Now I’m not saying to let your dog gorge on a huge meal and not feed them for a few days, but take a look at just how much your pet is actually eating. All of those snacks and chews on top of their daily meals can quickly add up. It’s not hard to give another meal or two worth of treats throughout the day. How can you feed your pet “less” without starving them?

  • If you’re doing a lot of training and find yourself feeding lots of treats, replace meal time with training time! Those treats will now become his meal, and having him hungry at training time will also make those treats much more enticing. Check that your treats are healthy and balanced, since they’re making up a large portion of your dog’s diet. In fact, we often like to use freeze-dried or air dried raw foods as training treats! Check out some of our favorites here!
  • Try feeding fewer meals. Many adult dogs do very well having one meal a day instead of two. This is a more natural way of eating for them, and allows their body time to develop a stronger appetite before each meal.
  • Try doing a fast day or “bone day”.  A few times a month, try replacing your dog’s meal with a nice Image result for raw meaty bonesjuicy bone. His digestive system and organs will benefit from a period of rest to “cleanse” themselves.  In addition, a bone keeps him busy while giving him the satisfaction of chewing. It is no surprise that some of the healthiest dogs we see miss meals from time to time! Check out our guide to feeding bones here!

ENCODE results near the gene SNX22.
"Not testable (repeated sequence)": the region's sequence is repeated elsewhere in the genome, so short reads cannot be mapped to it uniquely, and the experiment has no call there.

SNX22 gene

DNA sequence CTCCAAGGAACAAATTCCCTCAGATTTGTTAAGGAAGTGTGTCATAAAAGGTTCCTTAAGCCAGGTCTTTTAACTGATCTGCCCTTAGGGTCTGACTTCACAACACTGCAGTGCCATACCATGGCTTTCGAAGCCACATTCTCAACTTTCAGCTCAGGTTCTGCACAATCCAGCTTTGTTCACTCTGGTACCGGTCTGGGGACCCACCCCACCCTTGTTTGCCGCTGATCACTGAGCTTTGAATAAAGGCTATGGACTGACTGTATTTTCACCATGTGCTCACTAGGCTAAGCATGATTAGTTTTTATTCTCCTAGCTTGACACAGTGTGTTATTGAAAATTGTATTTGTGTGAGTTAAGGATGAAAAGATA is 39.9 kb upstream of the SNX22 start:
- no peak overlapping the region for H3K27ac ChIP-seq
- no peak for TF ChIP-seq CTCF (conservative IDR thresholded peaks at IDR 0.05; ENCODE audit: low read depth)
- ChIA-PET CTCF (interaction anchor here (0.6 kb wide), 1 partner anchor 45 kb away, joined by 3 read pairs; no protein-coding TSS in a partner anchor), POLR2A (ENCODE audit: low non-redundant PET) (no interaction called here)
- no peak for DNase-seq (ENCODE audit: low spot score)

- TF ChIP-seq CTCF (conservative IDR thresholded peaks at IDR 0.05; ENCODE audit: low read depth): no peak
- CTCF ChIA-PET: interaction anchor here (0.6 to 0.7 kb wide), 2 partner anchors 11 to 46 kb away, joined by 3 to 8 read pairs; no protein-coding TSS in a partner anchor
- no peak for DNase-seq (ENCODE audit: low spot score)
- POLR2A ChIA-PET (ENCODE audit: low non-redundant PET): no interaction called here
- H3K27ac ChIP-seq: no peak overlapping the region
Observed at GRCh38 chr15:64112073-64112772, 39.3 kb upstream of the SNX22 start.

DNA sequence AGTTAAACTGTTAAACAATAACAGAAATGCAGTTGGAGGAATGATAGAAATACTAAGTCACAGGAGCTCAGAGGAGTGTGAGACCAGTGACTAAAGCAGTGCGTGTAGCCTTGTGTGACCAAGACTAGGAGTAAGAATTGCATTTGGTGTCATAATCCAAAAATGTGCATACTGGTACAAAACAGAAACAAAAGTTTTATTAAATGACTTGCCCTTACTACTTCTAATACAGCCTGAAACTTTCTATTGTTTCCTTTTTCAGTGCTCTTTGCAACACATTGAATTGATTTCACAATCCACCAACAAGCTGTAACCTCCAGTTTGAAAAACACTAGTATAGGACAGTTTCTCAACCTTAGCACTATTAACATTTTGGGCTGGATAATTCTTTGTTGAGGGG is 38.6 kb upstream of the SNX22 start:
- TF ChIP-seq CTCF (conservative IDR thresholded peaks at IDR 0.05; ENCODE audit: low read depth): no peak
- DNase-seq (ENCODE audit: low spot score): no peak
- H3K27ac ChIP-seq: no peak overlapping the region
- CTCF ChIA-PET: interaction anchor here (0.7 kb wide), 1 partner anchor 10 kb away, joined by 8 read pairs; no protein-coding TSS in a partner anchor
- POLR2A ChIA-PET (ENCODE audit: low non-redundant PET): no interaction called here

They Are Getting Bored

We wouldn’t want to eat the same thing for every meal, so why would our pets be any different? Variety is the spice of life!

  • Try rotating between a few different proteins to keep things interesting for your pet. Eating a variety of meats is often healthier for them too, as each animal has a unique nutrient makeup. Try to incorporate a good mix of red and white meats.
  • Think outside the box (or bag)! Feeding whole prey like an entire herring or quail, or a meaty bone like a neck or rib, is a great way to bring some excitement to your pet’s meal time. These are high value items to your dog, as he doesn’t get special treats like these every day! They are also great because having a “difficult” meal (as opposed to ground meat) is also mentally stimulating for your dog. Another great benefit is that crunching on bones cleans your dog’s teeth and keeps his breath fresh.

They May Be Stressed Or Anxious

Have you recently moved, or had a change in your family such as a new baby or dramatic shift in work schedule? Dogs can be stressed by change just like we are, and they also feed off of our own stress and energy levels. Sometimes these stressful periods will cause a dog to have a change in appetite or behaviour. Keeping to the same daily schedule of feeding times and walks throughout these times can help normalize daily life for your pet and ease some of their stress. You may also consider trying topical treatments or supplements.

They Could Be Simply Picky

We all want to do the best for our dogs, but sometimes we give in too much and end up fostering a picky attitude. Dogs who are offered many alternative foods or even treats when they turn their nose up to something, learn very quickly how to manipulate their humans. They know that when they turn down a particular food, something better (and probably less healthy)  is about to be offered next.